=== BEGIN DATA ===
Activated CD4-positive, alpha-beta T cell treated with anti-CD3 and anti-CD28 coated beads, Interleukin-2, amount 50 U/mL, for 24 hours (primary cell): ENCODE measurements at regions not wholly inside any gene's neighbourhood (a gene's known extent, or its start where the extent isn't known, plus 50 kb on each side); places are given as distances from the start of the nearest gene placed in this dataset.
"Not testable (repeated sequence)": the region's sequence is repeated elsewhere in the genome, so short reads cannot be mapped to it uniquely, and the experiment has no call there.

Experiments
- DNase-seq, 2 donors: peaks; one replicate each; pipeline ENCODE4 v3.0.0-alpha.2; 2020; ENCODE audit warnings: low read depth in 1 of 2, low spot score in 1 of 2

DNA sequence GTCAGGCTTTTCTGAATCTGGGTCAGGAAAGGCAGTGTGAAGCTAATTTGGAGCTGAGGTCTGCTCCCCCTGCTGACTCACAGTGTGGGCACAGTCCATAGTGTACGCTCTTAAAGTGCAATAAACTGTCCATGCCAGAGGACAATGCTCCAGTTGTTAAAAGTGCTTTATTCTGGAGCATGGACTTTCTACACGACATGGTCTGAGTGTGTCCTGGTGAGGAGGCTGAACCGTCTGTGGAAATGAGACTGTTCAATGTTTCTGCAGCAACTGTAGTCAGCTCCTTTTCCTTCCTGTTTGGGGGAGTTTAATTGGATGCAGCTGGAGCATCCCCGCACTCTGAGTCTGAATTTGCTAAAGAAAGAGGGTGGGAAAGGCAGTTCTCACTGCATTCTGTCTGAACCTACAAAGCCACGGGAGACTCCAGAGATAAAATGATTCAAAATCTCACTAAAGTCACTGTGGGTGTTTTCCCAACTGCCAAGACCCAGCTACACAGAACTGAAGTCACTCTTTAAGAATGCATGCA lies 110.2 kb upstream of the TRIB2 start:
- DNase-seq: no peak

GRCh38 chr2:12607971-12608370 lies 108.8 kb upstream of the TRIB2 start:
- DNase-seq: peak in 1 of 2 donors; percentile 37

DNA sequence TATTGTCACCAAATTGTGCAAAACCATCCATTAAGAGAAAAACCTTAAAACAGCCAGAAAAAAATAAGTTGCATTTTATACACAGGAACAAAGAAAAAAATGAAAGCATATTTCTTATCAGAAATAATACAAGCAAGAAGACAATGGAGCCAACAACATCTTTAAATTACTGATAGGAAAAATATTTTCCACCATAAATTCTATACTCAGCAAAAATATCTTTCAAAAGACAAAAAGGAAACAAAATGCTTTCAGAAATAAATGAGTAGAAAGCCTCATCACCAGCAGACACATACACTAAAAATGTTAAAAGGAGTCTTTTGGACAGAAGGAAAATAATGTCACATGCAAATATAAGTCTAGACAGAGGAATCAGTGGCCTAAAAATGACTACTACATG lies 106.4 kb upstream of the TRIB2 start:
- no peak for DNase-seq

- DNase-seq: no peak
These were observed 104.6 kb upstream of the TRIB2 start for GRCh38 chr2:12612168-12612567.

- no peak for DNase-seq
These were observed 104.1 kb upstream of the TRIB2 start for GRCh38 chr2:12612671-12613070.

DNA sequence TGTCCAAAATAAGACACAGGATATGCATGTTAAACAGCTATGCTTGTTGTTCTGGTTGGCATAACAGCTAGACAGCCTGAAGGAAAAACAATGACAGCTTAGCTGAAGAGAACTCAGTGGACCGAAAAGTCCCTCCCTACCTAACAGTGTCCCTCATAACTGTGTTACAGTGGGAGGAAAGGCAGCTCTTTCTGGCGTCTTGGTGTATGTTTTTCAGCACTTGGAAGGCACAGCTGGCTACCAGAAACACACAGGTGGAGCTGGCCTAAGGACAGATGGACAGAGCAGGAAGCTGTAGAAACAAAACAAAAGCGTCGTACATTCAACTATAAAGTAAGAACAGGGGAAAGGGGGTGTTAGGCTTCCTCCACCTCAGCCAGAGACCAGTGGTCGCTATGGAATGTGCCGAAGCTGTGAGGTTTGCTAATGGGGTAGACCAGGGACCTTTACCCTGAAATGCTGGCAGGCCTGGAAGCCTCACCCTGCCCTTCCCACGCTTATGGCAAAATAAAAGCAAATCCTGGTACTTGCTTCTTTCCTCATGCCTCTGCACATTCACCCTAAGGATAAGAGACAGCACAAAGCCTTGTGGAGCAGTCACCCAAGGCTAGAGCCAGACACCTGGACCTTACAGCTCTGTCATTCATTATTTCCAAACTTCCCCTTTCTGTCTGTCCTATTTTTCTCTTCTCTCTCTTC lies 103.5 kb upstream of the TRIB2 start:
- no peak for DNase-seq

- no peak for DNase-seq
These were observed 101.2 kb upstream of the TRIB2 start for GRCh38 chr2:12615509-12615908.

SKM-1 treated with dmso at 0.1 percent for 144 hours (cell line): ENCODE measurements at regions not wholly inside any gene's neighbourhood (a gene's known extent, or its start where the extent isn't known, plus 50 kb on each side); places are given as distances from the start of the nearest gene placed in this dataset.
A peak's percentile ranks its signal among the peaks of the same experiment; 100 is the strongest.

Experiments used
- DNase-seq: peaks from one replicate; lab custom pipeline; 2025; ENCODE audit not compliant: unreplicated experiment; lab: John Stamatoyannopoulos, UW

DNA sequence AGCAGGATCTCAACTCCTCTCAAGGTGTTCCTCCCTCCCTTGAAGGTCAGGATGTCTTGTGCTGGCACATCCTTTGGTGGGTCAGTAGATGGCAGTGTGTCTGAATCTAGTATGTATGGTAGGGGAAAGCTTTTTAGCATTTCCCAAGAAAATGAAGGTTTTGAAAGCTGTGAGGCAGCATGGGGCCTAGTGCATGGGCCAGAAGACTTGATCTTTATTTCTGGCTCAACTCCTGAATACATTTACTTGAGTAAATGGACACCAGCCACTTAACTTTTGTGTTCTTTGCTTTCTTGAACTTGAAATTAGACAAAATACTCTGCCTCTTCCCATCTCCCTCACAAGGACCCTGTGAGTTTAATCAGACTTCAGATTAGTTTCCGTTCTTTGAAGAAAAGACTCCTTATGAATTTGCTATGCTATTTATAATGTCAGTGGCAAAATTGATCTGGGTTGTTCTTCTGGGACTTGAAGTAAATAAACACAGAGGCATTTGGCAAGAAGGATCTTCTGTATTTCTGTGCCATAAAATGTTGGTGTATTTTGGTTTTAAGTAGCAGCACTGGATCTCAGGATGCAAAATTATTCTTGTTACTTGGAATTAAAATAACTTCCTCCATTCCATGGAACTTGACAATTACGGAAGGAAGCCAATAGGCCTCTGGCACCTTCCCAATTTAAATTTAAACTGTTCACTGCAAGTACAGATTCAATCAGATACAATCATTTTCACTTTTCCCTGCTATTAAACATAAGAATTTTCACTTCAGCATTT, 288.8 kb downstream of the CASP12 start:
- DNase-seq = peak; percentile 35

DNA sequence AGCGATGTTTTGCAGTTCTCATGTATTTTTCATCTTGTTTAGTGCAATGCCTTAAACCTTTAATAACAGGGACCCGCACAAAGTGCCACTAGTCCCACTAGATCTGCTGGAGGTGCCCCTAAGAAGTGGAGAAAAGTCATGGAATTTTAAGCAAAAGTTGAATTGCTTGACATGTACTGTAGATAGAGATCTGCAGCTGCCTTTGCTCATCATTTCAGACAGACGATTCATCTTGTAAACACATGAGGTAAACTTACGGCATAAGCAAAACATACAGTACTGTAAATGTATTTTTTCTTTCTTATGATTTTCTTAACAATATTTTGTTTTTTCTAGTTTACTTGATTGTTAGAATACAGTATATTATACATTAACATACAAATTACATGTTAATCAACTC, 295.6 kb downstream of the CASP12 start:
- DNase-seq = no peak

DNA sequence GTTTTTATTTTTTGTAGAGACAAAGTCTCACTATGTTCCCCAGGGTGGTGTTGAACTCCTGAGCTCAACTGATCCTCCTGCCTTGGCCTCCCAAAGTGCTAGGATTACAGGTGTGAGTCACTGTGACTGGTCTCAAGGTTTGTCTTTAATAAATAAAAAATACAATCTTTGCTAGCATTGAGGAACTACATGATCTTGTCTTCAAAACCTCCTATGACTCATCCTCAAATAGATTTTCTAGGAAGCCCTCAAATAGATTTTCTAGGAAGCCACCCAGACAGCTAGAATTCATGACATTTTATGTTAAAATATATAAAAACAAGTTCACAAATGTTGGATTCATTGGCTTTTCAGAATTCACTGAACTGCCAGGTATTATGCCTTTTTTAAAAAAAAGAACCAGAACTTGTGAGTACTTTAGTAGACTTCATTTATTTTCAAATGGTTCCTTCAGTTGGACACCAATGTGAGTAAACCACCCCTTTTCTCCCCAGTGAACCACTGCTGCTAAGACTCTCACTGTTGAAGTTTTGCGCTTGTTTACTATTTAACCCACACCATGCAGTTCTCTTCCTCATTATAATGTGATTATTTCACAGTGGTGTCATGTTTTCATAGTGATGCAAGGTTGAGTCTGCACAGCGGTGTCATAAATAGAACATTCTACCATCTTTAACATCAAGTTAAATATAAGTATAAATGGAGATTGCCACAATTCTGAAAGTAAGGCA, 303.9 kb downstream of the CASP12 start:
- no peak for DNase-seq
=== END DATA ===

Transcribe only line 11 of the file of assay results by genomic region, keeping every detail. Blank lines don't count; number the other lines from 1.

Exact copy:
- DNase-seq: no peak